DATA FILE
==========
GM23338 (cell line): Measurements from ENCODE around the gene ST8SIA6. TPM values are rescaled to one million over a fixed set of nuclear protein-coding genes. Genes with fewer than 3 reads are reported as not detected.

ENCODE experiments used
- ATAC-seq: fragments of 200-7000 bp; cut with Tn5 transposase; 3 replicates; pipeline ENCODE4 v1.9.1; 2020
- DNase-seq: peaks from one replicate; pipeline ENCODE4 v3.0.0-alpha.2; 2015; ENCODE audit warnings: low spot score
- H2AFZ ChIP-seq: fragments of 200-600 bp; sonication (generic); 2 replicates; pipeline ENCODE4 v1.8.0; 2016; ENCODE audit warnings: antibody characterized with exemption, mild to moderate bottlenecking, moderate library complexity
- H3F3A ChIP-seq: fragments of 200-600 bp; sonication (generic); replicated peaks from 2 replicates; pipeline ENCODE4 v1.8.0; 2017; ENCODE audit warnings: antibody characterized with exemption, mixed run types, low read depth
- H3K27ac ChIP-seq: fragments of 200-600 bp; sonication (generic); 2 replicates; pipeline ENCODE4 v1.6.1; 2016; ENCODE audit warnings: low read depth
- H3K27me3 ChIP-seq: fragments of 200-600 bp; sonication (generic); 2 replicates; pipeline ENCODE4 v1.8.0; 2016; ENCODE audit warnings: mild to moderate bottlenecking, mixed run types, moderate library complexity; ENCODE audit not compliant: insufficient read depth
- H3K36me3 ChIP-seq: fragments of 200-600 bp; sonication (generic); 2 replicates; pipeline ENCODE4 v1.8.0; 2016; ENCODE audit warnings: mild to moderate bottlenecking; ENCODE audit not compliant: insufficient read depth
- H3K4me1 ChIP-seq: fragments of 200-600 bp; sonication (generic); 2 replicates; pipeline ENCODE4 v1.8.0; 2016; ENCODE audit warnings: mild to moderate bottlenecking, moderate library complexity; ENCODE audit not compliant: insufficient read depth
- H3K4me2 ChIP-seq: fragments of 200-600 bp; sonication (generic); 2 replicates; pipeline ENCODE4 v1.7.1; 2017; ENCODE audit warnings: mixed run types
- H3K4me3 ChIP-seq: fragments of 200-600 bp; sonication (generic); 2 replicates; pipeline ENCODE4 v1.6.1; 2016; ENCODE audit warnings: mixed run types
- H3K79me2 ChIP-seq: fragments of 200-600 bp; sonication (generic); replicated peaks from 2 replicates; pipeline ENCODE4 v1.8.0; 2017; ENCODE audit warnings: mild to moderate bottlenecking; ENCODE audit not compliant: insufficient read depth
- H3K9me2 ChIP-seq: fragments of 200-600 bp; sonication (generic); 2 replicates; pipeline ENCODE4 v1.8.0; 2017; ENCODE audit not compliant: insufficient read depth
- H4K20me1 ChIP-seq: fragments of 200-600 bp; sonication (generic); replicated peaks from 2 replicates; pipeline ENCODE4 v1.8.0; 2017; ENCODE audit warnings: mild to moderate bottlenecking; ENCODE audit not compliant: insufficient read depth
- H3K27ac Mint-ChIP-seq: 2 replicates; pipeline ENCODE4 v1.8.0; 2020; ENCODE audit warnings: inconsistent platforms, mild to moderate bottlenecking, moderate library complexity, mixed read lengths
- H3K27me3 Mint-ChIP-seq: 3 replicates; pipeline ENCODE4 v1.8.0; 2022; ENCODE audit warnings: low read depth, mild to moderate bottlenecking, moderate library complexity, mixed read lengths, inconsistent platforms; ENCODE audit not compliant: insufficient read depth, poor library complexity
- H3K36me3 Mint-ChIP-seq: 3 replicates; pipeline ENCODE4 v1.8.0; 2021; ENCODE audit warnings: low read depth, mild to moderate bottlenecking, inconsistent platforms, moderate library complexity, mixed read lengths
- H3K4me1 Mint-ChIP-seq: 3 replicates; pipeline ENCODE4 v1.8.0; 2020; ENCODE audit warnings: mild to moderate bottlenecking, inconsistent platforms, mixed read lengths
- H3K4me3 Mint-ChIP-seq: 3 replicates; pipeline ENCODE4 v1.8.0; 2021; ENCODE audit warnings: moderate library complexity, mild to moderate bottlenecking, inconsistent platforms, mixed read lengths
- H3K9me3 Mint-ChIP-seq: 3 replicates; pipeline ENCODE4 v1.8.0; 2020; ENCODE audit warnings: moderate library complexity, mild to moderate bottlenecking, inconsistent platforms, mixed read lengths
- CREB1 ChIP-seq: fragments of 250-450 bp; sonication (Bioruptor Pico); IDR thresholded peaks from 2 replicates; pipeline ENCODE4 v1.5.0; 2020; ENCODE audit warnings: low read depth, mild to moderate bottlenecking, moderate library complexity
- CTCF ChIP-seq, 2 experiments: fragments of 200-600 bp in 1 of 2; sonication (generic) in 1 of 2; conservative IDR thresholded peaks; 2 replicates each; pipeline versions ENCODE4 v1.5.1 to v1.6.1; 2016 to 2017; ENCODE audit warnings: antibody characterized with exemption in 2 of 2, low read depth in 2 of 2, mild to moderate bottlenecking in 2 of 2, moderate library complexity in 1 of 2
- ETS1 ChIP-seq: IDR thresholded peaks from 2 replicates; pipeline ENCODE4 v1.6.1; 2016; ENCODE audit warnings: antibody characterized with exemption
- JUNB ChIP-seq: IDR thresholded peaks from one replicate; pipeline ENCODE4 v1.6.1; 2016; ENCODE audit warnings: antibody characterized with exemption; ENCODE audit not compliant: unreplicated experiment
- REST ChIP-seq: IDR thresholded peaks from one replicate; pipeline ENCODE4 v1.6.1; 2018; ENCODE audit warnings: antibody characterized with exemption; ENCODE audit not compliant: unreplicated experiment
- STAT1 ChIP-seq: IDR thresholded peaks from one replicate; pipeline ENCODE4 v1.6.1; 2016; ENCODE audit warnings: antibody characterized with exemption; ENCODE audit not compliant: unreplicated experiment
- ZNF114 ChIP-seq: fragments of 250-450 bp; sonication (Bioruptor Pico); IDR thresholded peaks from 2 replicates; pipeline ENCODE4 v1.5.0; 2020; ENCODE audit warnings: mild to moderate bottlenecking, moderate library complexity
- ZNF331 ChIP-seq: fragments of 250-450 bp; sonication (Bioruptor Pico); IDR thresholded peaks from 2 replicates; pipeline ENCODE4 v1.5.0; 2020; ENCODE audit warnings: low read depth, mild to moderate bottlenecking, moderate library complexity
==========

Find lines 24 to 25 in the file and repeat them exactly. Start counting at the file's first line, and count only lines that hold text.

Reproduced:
- ETS1 ChIP-seq: IDR thresholded peaks from 2 replicates; pipeline ENCODE4 v1.6.1; 2016; ENCODE audit warnings: antibody characterized with exemption
- JUNB ChIP-seq: IDR thresholded peaks from one replicate; pipeline ENCODE4 v1.6.1; 2016; ENCODE audit warnings: antibody characterized with exemption; ENCODE audit not compliant: unreplicated experiment